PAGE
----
Sources of protein and iron for the vegetarian
Ways for vegetarians to get the nutrition of iron and protein.

When deciding to go vegetarian, people are often concerned that they might not get enough iron and protein. But the vegetarian diet supplies both in ample amounts if you eat right and pay attention to what food it contains. Once upon a time, it was believed that a vegetarian had to do enormous amounts of meal planning to get all the vitamins and nutrients needed in their diet. With the advent of fortified foods, this meal planning does not have to be more elaborate than any other diet plan. As with all diets, a vegetarian only has to eat sensibly, include all food groups and creatively substitute dairy, eggs and plant foods for meats.

Protein is the number one concern of the vegetarian diet, as most vegetables have very little of this necessary nutrient. Protein is essential to the repair and growth of body cells, protection against disease and infection and the formation of bones and blood cells. Protein is easily found in dairy products and eggs but can also be readily available in soy foods, seeds, whole grain products and breads, nuts, cereals and beans.

While the recommended daily allowance of protein is dependant on gender and age, there are some simple guidelines available. Men, from ages eleven to fifty plus, generally require between 45 and 63 grams of protein daily. Women of the same ages, unless pregnant or nursing, require 46 to 50 grams daily. To give a few simple examples, two eggs have approximately 11 grams of protein, 1 1/2 cups of cottage cheese have nearly 41 grams, a 1/2 cup of beans will net around 8 grams and a 1/4 cup of sunflower or pumpkin seeds as well as a 1/2 cup of whole wheat pasta will give you around 10 grams. 1 cup of yogurt has around 13 grams, and most hard cheese has 11 grams of usable protein.

It is very easy to fulfill the protein requirements daily, whether you are a vegetarian or a meat-eater. A vegan will have to rely on whole grain foods and soy products, but it can be done, provided that the meals are planned well.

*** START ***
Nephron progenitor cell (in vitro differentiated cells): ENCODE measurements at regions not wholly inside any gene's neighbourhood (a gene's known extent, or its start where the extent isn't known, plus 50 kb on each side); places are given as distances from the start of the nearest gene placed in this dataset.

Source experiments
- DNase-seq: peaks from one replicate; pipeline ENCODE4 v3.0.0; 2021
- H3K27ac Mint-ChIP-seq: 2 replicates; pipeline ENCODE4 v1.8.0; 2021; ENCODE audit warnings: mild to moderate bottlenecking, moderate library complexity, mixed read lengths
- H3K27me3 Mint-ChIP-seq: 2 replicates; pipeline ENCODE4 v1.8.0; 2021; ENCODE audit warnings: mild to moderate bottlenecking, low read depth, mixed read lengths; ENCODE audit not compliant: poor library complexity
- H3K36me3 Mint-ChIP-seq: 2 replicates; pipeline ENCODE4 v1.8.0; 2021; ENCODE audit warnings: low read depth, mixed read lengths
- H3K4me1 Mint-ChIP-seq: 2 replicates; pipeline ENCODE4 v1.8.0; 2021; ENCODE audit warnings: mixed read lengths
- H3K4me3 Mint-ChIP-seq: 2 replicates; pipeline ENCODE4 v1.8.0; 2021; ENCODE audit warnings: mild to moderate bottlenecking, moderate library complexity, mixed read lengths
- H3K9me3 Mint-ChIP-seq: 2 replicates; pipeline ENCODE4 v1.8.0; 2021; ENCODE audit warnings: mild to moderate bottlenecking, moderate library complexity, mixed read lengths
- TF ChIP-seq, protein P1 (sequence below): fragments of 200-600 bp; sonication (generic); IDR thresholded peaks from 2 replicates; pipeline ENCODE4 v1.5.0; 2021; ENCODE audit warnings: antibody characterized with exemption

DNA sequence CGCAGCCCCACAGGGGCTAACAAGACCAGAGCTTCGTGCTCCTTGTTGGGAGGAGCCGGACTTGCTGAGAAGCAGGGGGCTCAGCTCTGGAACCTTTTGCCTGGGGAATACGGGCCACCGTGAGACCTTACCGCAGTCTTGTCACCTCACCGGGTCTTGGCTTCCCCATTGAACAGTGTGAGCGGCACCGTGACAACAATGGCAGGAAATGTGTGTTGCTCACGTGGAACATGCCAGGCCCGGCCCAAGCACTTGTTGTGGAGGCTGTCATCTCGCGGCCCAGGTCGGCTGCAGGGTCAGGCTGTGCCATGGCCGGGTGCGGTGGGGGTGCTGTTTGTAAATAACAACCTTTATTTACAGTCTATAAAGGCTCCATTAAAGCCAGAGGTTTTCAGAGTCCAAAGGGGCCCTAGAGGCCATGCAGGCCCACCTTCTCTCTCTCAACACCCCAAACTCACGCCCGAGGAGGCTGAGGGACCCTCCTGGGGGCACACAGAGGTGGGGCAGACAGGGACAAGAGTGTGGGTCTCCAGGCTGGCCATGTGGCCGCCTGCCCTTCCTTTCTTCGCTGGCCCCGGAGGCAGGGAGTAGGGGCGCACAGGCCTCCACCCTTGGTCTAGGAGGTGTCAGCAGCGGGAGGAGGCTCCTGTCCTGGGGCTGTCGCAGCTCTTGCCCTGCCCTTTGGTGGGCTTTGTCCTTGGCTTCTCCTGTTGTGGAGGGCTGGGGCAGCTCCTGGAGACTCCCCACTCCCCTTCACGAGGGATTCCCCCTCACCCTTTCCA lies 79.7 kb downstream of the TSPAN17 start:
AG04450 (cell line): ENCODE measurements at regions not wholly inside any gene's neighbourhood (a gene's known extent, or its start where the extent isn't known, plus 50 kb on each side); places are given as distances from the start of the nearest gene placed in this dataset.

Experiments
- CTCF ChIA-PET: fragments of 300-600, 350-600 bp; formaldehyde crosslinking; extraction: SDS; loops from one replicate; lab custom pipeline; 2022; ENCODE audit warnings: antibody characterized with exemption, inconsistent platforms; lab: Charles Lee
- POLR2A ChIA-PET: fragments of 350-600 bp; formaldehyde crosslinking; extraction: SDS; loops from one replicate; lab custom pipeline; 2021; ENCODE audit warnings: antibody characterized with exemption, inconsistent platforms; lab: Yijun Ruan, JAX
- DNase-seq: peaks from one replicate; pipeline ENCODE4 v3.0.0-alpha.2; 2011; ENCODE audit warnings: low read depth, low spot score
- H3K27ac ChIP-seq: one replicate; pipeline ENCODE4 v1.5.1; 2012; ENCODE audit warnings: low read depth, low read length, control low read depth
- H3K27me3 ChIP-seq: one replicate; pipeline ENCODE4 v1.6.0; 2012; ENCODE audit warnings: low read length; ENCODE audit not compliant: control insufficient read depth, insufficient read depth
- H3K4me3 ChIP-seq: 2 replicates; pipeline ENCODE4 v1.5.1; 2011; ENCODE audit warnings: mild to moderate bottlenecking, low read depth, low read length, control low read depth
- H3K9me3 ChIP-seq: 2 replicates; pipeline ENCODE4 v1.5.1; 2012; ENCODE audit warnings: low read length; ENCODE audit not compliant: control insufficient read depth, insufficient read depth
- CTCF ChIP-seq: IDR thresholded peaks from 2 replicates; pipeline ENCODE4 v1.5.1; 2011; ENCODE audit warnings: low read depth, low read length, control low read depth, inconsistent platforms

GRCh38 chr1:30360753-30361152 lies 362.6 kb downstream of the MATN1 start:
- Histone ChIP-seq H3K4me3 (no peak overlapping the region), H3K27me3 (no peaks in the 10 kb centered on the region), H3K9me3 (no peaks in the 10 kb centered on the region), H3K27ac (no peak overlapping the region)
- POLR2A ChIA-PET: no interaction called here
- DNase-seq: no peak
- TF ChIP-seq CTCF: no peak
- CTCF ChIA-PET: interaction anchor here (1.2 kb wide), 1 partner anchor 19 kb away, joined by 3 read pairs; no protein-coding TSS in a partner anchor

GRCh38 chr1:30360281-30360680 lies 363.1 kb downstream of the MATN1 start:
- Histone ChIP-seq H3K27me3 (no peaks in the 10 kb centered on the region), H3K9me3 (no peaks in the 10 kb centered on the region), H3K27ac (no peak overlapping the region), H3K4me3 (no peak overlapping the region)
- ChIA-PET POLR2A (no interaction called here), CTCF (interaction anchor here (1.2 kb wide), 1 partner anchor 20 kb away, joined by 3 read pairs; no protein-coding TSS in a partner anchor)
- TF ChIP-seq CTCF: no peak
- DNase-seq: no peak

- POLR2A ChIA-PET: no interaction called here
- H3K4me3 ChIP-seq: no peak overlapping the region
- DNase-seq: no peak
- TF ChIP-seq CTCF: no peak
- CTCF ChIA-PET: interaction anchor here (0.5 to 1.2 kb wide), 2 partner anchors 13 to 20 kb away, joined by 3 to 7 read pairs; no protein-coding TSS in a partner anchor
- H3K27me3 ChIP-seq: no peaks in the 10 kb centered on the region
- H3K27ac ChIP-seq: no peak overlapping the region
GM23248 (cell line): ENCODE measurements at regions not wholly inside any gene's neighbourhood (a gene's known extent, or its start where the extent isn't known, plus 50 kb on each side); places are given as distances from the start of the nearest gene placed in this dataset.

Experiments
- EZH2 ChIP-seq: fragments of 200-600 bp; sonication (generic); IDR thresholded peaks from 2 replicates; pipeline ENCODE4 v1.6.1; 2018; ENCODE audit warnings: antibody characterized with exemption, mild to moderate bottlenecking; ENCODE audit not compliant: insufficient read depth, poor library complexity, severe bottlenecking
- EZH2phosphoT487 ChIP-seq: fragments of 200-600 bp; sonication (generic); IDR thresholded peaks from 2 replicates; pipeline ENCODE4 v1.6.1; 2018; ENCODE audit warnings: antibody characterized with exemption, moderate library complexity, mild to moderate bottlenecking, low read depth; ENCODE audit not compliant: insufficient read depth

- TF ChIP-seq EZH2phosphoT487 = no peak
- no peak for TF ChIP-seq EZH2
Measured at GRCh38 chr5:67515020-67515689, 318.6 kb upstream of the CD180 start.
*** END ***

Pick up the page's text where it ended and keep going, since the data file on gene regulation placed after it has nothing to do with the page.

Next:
The recommended daily requirement for iron runs around 15 milligrams daily for both men and women, unless the woman is pregnant or nursing. Iron is essential for healthy blood, and its absorption into the body is aided by foods or supplements containing Vitamin C.

Like protein, iron is easily found in certain vegetarian foods, especially whole grains and whole grain food products and legumes. Soybeans and soy foods also contain iron in relatively high amounts. Generally, the meatless foods that have protein also have the iron nutrients also.

An iron deficiency can lead to anemia, which can cause listlessness, fatigue and other health problems. To make sure you are getting both protein and iron in your vegetarian diet, make sure you read the labels of the products you buy. Many items, such as cereals and soy foods, are enriched or fortified with iron and the other vitamins and minerals your body needs to stay healthy. A daily vitamin/mineral supplement is never a bad idea, no matter how well you think you eat.

If you are a vegetarian woman and pregnant or lactating, be sure to discuss your concerns about your protein and iron intake with your health care provider. There is no reason a vegetarian woman cannot have a happy, healthy pregnancy and nursing experience; she need only understand that she has special needs at this time.